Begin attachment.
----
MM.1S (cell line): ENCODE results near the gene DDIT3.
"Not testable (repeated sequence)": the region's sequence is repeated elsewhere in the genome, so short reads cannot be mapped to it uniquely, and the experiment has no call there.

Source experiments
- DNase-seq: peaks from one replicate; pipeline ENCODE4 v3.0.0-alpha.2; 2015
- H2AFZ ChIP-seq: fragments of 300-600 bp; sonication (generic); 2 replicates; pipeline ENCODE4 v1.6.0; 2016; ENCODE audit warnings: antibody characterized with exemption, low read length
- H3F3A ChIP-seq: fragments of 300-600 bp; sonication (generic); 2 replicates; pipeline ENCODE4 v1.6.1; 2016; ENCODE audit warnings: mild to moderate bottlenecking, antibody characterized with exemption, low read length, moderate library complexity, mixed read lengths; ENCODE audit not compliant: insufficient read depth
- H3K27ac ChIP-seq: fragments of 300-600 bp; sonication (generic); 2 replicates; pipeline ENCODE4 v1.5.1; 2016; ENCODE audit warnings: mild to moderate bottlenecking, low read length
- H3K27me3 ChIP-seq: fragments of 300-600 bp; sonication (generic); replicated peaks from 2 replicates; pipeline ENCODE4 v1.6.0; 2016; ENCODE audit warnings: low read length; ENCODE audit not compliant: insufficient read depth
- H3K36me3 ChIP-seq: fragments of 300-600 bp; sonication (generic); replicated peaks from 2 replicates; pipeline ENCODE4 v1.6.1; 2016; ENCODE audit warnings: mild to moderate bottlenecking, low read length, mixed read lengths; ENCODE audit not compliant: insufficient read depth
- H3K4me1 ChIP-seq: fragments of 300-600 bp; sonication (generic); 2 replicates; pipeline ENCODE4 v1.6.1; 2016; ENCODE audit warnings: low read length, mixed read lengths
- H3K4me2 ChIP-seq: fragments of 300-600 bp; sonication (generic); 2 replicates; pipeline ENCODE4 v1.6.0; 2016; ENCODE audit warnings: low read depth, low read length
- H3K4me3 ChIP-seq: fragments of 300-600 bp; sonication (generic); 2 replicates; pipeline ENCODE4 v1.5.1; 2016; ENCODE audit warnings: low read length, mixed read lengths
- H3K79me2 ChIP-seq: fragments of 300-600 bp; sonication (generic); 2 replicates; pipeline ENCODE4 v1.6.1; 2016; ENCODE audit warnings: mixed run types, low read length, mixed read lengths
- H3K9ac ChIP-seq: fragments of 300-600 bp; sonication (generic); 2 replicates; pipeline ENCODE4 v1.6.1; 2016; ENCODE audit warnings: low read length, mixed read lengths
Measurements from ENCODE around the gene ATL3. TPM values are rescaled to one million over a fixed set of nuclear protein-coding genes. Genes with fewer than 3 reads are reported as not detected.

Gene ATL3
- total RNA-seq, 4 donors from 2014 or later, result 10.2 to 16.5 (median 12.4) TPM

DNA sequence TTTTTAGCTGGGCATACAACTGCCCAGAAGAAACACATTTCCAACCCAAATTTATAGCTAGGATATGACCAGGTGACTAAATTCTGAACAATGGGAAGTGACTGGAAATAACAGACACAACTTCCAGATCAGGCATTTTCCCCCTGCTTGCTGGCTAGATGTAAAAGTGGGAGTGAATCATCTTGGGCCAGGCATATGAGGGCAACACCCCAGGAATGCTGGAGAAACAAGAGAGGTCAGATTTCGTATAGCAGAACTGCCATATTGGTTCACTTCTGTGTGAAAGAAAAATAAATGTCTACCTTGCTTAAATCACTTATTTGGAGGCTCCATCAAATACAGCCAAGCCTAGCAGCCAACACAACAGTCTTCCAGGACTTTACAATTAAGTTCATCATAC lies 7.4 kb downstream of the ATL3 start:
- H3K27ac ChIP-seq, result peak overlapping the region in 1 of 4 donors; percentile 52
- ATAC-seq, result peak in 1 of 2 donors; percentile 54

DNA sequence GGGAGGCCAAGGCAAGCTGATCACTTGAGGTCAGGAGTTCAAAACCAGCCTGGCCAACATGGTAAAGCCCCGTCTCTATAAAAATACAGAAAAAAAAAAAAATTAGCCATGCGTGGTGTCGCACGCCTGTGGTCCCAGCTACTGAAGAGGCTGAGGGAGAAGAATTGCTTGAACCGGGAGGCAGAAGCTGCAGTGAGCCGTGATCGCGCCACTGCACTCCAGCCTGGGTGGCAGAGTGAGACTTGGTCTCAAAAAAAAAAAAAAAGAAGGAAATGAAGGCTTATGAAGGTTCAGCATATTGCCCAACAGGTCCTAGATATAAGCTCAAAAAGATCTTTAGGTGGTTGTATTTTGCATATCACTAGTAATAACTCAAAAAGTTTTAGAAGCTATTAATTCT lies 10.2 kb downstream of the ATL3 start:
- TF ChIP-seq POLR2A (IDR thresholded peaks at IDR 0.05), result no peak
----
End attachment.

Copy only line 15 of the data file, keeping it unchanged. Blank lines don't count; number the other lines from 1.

Measurements from ENCODE around the gene ATL3. TPM values are rescaled to one million over a fixed set of nuclear protein-coding genes. Genes with fewer than 3 reads are reported as not detected.